Monday, December 9, 2013
Photo: Allan Pinkerton, Lincoln, and Major General John A. McClernand at the Antietam Battlefield, from the massive Library of Congress Collection, at this link: http://rs6.loc.gov/ammem/alhtml/brady.html
After I saw Spielberg's Lincoln, I bought Doris Kearns Goodwin's Team of Rivals. This is a truly impressive and eye-opening chronicle of Lincoln's early years, his early business, his early law firm--and his early defeats when running for public office. It is an incredibly dense book, as tons of things happen, or are learned, seemingly on every page. This is why I'm just on page 548 after quite awhile reading it. I'm a very fast reader, but there's too much here--and too much to be impressed by. I recommend the book very highly, and I'll post a review when I'm done with it.
One of the facets of Lincoln's personality that I find incredible was his ability to think first and act second. A man with tons of early defeats, at business, at law, and at running for public office, and a man who had to lead the country through the Civil War (it's clear to me now that the Civil War would have happened even if Lincoln had never been born), and a man who lost three sons while they were all very young, and who had to deal with a depressive (possibly manic-depressive) wife, and possibly his own depression: well, if anyone had a right to be angry and depressed, it was this man. But this book makes it clear that, despite some very depressive times (Who wouldn't be somber, and look it, after going through all this?), Lincoln had a way of staying emotionally buoyant, of somehow not letting his sadness or frustration effect his presidential decisions. His cabinet (except for Chase) very obviously loved him, and that says a lot, as they were a [see title]. So what was it about his personality that they all loved, that they were all impressed by?
1. When angry at one of his generals--which he frequently had occasion to be, especially at McClellan, Meade, Burnside and Hooker--he wrote a letter to him, put it aside, and either never mailed it, or had one of his team of rivals look at it to edit it and tone it down. This is one of the reasons he wanted people who would frequently disagree with him, for moments such as those.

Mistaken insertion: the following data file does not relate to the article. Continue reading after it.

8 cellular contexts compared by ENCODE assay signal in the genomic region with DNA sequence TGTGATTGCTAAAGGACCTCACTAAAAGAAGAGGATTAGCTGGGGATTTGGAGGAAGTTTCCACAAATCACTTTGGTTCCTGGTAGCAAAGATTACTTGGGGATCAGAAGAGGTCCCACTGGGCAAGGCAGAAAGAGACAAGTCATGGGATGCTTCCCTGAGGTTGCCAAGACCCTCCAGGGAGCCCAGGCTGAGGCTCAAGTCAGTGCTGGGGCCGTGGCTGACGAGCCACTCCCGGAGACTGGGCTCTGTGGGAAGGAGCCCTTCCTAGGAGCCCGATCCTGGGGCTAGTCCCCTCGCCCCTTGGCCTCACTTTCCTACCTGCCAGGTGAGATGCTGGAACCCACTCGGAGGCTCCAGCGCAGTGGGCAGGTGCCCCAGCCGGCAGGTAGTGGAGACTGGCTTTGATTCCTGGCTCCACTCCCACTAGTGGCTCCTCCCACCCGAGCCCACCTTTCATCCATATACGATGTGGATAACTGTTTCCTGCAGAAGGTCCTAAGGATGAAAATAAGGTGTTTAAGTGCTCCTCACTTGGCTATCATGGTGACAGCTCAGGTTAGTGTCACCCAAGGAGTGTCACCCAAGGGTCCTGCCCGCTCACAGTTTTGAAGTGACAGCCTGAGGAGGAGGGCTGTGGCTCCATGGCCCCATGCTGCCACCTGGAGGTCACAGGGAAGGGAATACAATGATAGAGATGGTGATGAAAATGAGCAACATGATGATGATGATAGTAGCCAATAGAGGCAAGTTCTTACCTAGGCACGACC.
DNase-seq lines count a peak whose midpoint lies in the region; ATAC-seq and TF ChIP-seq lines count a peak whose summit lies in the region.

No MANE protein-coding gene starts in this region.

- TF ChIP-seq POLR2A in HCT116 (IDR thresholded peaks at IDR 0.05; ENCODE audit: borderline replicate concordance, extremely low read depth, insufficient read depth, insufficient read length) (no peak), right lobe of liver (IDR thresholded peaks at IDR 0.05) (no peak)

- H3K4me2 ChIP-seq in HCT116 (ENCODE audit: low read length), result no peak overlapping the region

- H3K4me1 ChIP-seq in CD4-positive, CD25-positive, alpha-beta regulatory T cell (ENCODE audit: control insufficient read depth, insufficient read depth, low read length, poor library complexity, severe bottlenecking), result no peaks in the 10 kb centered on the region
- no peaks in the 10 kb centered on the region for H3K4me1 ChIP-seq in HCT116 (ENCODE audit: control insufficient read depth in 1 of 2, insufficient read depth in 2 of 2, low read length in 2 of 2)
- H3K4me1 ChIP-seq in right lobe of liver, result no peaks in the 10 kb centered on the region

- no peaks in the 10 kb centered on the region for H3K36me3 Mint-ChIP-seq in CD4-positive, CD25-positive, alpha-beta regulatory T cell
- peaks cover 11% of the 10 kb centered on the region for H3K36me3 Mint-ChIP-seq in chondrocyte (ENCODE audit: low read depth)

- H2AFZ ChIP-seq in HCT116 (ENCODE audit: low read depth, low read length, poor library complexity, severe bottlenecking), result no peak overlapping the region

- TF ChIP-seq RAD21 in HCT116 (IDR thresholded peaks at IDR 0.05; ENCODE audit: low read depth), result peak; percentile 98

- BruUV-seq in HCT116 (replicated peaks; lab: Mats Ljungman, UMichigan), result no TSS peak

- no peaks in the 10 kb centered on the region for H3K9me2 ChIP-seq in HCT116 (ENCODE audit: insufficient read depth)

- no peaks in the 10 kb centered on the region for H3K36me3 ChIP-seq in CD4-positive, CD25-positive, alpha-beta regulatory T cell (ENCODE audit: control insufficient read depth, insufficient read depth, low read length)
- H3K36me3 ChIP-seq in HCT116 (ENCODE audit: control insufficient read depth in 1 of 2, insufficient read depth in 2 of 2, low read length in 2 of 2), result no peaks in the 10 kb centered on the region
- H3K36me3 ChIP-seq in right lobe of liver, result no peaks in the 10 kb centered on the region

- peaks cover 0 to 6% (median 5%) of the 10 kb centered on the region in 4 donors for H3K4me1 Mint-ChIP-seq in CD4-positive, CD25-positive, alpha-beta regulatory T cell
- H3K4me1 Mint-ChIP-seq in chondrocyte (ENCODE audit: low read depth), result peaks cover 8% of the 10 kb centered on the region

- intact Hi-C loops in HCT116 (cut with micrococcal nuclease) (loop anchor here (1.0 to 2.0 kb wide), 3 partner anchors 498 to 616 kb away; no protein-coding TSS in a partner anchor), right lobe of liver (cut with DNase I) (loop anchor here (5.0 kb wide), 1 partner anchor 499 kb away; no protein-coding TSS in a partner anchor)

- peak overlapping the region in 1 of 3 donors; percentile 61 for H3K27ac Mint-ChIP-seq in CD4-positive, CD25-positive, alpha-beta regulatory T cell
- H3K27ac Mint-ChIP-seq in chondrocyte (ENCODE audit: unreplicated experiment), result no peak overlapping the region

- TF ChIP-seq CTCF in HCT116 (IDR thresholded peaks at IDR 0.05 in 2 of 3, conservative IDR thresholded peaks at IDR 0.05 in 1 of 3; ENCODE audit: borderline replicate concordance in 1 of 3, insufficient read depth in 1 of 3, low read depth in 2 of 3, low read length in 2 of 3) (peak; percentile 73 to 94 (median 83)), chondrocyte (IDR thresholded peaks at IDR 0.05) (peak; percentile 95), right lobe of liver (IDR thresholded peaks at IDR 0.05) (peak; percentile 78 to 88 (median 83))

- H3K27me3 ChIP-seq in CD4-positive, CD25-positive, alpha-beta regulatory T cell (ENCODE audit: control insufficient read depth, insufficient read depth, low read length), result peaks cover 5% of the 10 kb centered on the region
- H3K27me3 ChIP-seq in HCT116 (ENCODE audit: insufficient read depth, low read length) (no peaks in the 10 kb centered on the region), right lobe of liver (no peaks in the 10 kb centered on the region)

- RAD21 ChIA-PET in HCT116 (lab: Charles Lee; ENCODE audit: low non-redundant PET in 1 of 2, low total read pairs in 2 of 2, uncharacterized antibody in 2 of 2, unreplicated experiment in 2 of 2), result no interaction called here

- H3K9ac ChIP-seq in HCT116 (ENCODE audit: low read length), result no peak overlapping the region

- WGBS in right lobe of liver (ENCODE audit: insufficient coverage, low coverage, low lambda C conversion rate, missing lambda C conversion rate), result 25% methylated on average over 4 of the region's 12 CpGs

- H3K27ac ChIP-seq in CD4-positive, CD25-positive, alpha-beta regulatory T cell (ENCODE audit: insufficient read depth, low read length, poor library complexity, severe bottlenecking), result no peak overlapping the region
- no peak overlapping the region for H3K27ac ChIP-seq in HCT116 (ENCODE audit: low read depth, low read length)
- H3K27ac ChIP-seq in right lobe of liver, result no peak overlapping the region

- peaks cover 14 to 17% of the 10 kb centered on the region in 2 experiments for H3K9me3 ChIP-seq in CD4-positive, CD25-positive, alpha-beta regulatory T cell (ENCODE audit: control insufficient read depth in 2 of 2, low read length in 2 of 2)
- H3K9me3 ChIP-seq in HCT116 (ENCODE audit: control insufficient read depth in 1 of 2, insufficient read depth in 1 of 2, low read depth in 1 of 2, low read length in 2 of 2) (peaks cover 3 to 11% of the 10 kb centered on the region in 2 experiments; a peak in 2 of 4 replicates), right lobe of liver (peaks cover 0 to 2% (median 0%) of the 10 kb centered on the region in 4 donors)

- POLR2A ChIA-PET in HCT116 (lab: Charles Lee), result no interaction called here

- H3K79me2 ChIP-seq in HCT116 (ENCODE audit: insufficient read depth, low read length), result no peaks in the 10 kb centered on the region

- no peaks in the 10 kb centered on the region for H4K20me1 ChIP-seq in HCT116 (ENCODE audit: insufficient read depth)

So: Don't act out in anger or in sadness. And if you must act at that moment, defer to your assistants and friends.
2. When sad, he went to Seward's house, or to the telegraph office at the White House, or to the office / bedroom of his assistants in the White House--even at three in the morning. In other words, when sad, he sought out his friends, and he relaxed with them and spoke with them, often telling funny stories that he was famous for. (I never would have known that without the movie and book; my impression of him was that he was a serious, somber and sad man, always. I'll bet this was everyone's common perception of him. Turns out, we would all be wrong. And, he didn't have a deep, sonorous voice. I'm actually shocked by that.) One caveat: the fact that he was the President certainly helped with this behavior. One does not tell the President of the United States to stop telling amusing anecdotes, or to stop reading Shakespeare or the era's funnymen, while sitting at the edge of your bed, and to get the hell out of your room, at three in the morning.
So: When sad or lonely, seek out friends. At any time of day. True friends will tell you to call them if you need them, at any time. And true friends will mean it.
3. When sad, he left the company of sad people. He did the best he could with his wife, but he did not seek her out when he was sad, angry or frustrated. Why? Because she wouldn't have been able to help him. And he did not visit Chase, which upset him, but instead went to see Seward, who was a much more entertaining and pleasant person.
So: Do not spend a lot of time with sad, negative or angry curmudgeons. They will only bring you down.
These are three very simple, very logical things, but they are amazingly hard to do, especially the first one. But Lincoln clearly knew he was a person prone to sadness and misery, and he took steps to do something about it, and to not let this part of his personality, or the severely depressing parts of his life, to control him.
We should all be so wise.